In so many cases, there is a disconnect to Bible stories. Both when we read of great deeds of the past and when we see films like The Ten Commandments, the characters take on mythological qualities that cause us to forget that they were real people, dealing with everyday life just like us, whom God chose for extraordinary purposes. The Nativity Story brilliantly emphasizes the humanity and vulnerability of Mary and Joseph, making them more relatable and real than any Sunday school lesson could.
Keisha Castle-Hughes plays a sensitive and courageous Mary, though I wish she didn’t look so continually melancholy. Oscar Isaac is the best Joseph I’ve seen thus far, presenting Joseph as the good man mentioned in the Bible but demonstrating that being righteous does not come without temptation and doubt. Their relationship is cool at first but slowly grows as Mary recognizes what a loving and honorable man she has married. Ciaran Hinds once again proves his skill as a villain as the brooding King Herod, and Shaun Toub of Iron Man is believably frustrated as Mary’s misunderstanding father. Shohreh Aghdashloo plays the trusting Elizabeth, and it’s interesting that this well-known Muslim actress is playing a Jewish character in a Christian movie.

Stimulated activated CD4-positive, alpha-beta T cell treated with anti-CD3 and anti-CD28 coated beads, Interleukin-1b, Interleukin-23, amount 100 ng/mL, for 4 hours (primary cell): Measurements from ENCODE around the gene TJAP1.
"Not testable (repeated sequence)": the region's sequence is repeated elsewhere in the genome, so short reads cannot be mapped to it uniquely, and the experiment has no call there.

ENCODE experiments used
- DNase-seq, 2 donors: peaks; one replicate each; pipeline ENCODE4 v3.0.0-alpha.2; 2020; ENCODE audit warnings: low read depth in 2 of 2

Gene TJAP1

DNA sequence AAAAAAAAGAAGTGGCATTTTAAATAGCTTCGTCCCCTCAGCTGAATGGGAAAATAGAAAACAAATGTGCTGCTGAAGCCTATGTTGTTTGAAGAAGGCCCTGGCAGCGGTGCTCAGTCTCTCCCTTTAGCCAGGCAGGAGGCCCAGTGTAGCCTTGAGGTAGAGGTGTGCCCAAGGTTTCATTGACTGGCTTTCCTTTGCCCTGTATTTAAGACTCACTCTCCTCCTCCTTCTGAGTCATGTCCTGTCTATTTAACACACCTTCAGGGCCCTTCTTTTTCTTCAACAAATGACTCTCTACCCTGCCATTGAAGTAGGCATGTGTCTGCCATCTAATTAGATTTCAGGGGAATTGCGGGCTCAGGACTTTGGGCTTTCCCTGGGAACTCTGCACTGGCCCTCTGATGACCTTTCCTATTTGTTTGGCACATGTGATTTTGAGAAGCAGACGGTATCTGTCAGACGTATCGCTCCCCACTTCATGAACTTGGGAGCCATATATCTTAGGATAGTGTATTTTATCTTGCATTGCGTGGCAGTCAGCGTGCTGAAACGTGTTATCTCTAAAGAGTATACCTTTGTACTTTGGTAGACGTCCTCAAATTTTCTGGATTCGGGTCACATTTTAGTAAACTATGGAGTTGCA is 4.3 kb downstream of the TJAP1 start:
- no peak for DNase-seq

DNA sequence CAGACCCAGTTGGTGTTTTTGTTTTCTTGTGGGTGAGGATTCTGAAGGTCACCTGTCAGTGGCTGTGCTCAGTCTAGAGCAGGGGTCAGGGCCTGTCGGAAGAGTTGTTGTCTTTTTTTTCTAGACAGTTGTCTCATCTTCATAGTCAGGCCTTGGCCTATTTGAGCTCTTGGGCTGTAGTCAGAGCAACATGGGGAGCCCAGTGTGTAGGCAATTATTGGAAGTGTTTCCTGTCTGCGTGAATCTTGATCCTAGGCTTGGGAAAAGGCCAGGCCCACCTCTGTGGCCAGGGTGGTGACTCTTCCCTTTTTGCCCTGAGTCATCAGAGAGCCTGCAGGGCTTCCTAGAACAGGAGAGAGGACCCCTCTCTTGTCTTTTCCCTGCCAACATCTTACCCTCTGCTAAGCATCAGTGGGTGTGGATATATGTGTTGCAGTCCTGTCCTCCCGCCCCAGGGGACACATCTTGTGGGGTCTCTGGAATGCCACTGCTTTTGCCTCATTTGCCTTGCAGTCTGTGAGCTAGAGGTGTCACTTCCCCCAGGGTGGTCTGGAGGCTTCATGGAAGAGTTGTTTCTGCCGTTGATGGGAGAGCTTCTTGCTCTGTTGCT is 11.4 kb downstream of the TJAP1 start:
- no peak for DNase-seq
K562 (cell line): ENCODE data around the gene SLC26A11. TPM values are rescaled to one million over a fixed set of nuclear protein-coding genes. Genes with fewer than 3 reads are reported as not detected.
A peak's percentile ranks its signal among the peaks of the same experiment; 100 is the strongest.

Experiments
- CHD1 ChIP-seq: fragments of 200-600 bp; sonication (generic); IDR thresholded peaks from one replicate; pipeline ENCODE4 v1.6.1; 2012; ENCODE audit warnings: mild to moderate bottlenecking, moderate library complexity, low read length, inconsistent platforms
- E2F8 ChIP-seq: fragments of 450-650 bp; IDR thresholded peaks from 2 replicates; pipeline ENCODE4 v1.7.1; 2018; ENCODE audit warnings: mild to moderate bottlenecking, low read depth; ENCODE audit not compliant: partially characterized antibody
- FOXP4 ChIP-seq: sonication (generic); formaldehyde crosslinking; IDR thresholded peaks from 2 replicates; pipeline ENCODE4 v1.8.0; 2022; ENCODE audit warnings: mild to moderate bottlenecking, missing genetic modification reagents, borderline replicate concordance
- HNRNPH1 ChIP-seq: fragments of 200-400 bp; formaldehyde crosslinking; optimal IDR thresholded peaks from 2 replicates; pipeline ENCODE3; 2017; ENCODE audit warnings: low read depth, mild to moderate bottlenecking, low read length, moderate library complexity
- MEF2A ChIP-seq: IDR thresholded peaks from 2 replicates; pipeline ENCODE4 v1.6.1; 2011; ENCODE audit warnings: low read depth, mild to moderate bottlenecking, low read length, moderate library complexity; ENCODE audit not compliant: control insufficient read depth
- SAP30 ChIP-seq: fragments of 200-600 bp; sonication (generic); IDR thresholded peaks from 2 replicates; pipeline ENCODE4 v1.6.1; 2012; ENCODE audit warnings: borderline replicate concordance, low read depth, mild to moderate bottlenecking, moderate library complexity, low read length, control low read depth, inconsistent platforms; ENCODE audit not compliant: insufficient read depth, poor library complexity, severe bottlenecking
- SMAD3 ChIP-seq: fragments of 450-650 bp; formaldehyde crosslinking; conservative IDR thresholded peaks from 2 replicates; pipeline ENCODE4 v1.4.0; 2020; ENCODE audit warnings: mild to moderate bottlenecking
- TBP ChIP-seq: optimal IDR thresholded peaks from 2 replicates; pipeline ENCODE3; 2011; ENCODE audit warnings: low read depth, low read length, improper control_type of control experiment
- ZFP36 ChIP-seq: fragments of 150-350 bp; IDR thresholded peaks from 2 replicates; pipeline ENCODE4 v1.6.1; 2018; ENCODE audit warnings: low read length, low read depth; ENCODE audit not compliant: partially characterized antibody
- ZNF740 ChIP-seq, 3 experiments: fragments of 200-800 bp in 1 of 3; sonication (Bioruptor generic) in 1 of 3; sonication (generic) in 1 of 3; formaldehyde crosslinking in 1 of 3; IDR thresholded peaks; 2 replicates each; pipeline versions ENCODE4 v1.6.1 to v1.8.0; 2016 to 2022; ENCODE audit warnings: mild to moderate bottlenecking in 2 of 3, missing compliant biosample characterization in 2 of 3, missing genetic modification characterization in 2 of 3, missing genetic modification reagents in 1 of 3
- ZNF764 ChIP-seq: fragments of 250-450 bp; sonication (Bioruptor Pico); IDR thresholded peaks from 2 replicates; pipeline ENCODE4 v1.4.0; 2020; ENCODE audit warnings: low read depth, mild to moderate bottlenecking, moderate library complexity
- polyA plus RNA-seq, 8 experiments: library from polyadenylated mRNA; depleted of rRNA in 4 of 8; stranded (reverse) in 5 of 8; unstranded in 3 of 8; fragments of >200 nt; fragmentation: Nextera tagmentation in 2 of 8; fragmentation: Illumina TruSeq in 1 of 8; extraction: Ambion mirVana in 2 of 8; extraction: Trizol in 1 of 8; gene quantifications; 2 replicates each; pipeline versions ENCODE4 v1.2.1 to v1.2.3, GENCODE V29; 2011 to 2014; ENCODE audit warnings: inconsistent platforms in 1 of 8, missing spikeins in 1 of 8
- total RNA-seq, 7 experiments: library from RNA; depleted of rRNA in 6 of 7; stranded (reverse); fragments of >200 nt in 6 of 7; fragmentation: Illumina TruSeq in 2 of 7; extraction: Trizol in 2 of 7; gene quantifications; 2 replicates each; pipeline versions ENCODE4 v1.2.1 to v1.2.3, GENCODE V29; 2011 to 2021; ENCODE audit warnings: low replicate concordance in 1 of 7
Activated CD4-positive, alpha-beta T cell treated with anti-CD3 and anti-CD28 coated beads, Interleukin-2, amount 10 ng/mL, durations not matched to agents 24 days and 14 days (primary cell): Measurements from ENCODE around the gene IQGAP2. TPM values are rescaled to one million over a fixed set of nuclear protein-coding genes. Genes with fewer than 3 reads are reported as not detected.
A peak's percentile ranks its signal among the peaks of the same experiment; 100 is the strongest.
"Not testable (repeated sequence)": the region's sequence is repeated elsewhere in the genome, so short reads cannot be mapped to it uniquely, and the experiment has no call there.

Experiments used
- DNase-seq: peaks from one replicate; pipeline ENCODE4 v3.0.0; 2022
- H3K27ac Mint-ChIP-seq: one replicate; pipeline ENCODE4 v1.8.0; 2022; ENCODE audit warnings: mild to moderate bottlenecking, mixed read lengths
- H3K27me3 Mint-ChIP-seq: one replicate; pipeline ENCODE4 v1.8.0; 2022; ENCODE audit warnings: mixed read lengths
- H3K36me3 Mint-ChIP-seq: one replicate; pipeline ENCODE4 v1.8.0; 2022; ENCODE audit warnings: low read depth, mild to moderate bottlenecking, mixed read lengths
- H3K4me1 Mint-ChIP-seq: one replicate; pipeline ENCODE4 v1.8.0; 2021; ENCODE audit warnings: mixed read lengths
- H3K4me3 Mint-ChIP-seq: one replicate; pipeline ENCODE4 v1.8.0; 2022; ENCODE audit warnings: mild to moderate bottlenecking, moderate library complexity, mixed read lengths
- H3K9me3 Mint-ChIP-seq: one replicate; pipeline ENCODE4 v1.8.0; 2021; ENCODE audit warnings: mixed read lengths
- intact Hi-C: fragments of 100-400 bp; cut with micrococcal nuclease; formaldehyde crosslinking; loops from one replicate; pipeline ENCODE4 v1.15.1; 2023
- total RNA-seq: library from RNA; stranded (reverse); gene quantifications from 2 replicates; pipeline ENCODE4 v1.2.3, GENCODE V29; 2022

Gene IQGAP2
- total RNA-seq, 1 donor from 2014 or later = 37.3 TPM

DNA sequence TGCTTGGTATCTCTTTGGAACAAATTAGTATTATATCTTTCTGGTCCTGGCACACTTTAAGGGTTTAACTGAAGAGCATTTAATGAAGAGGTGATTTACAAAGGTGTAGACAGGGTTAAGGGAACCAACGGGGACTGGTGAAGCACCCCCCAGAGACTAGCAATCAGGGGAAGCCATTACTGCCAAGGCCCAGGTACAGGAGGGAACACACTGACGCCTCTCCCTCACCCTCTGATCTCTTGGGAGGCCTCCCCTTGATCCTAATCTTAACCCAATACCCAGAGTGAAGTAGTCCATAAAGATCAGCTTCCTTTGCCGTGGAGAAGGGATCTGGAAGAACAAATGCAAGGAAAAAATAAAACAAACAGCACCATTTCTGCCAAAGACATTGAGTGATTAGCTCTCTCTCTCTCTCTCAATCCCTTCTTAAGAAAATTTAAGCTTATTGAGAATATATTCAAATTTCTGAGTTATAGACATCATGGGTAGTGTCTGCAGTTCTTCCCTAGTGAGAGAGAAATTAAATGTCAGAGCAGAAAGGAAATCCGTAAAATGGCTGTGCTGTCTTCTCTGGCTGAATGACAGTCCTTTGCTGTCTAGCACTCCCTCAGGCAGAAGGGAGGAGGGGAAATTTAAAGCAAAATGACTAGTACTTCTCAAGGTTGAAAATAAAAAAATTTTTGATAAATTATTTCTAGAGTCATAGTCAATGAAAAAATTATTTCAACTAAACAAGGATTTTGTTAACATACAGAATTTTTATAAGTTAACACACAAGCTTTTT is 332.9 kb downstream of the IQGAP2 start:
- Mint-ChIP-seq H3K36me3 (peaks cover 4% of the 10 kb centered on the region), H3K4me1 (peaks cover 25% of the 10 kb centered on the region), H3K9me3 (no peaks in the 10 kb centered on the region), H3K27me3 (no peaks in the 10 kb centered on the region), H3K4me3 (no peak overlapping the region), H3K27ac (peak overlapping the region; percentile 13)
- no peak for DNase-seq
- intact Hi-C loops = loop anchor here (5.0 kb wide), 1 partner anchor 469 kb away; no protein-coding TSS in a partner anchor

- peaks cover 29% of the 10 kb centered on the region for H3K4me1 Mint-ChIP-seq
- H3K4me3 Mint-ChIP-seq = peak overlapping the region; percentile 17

Though it is clearly a Christian film, it isn’t preachy and utilizes more of the show-don’t-tell method, such as when Herod’s soldiers overlook humble Joseph and his pregnant wife because they are looking for a man of power. The actors themselves were touched by the film as well: Oscar Isaac said in an interview that in the scene in which he begs God for a sign, he actually saw a remarkably beautiful sunrise and had to hide his own awe.
The filmmakers took some creative license, such as downplaying the angel’s proclamation to the shepherds (probably for budget reasons), but the actual nativity scene is the most moving depiction of Jesus’ birth I’ve seen on film. There’s also the familiar misconception that the Magi were present with the shepherds, but that’s a minor objection.
I first saw The Nativity Story in the theater, and it has since become another Christmas Day tradition, a wonderful way to recall the real reason for the season. It’s not the most exciting movie, but it brings a simple Bible story to life in a relatable and beautiful way.
Best line: (Joseph, as villagers are glaring at their departure) “They’re going to miss us.”Artistry: 9 Characters/Actors: 9 Entertainment: 8 Visual Effects: 6 Originality: 8 Watchability: 7 TOTAL: 47 out of 60
Next: #149 – Overboard
© 2014 S. G. Liput
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